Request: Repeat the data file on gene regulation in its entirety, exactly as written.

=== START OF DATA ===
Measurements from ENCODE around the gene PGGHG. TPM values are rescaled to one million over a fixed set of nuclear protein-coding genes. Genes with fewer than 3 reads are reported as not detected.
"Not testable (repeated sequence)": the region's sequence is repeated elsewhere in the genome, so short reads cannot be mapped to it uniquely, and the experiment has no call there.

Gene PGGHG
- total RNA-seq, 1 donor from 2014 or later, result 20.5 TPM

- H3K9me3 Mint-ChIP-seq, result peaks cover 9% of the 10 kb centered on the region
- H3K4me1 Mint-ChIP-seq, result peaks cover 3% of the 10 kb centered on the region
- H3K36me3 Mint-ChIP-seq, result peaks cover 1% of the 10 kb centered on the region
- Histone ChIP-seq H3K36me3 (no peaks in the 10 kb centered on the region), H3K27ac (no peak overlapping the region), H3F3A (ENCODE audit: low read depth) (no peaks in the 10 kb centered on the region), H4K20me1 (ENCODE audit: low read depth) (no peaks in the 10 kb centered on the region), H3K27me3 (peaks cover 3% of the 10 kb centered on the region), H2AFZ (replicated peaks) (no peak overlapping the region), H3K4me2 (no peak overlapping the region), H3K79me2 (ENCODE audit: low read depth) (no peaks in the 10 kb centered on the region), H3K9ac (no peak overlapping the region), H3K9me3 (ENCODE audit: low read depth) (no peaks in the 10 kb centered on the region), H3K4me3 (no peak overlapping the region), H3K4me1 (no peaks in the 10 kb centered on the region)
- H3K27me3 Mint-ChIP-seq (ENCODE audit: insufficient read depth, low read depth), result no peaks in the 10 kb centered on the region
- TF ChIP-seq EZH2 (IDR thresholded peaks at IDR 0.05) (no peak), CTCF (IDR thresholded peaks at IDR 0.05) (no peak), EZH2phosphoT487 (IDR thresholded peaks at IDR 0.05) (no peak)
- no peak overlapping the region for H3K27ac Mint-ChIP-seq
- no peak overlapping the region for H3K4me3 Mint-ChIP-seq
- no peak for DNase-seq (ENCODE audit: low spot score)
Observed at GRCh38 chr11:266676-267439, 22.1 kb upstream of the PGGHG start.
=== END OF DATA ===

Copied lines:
Measurements from ENCODE around the gene PGGHG. TPM values are rescaled to one million over a fixed set of nuclear protein-coding genes. Genes with fewer than 3 reads are reported as not detected.
"Not testable (repeated sequence)": the region's sequence is repeated elsewhere in the genome, so short reads cannot be mapped to it uniquely, and the experiment has no call there.

Gene PGGHG
- total RNA-seq, 1 donor from 2014 or later, result 20.5 TPM

- H3K9me3 Mint-ChIP-seq, result peaks cover 9% of the 10 kb centered on the region
- H3K4me1 Mint-ChIP-seq, result peaks cover 3% of the 10 kb centered on the region
- H3K36me3 Mint-ChIP-seq, result peaks cover 1% of the 10 kb centered on the region
- Histone ChIP-seq H3K36me3 (no peaks in the 10 kb centered on the region), H3K27ac (no peak overlapping the region), H3F3A (ENCODE audit: low read depth) (no peaks in the 10 kb centered on the region), H4K20me1 (ENCODE audit: low read depth) (no peaks in the 10 kb centered on the region), H3K27me3 (peaks cover 3% of the 10 kb centered on the region), H2AFZ (replicated peaks) (no peak overlapping the region), H3K4me2 (no peak overlapping the region), H3K79me2 (ENCODE audit: low read depth) (no peaks in the 10 kb centered on the region), H3K9ac (no peak overlapping the region), H3K9me3 (ENCODE audit: low read depth) (no peaks in the 10 kb centered on the region), H3K4me3 (no peak overlapping the region), H3K4me1 (no peaks in the 10 kb centered on the region)
- H3K27me3 Mint-ChIP-seq (ENCODE audit: insufficient read depth, low read depth), result no peaks in the 10 kb centered on the region
- TF ChIP-seq EZH2 (IDR thresholded peaks at IDR 0.05) (no peak), CTCF (IDR thresholded peaks at IDR 0.05) (no peak), EZH2phosphoT487 (IDR thresholded peaks at IDR 0.05) (no peak)
- no peak overlapping the region for H3K27ac Mint-ChIP-seq
- no peak overlapping the region for H3K4me3 Mint-ChIP-seq
- no peak for DNase-seq (ENCODE audit: low spot score)
Observed at GRCh38 chr11:266676-267439, 22.1 kb upstream of the PGGHG start.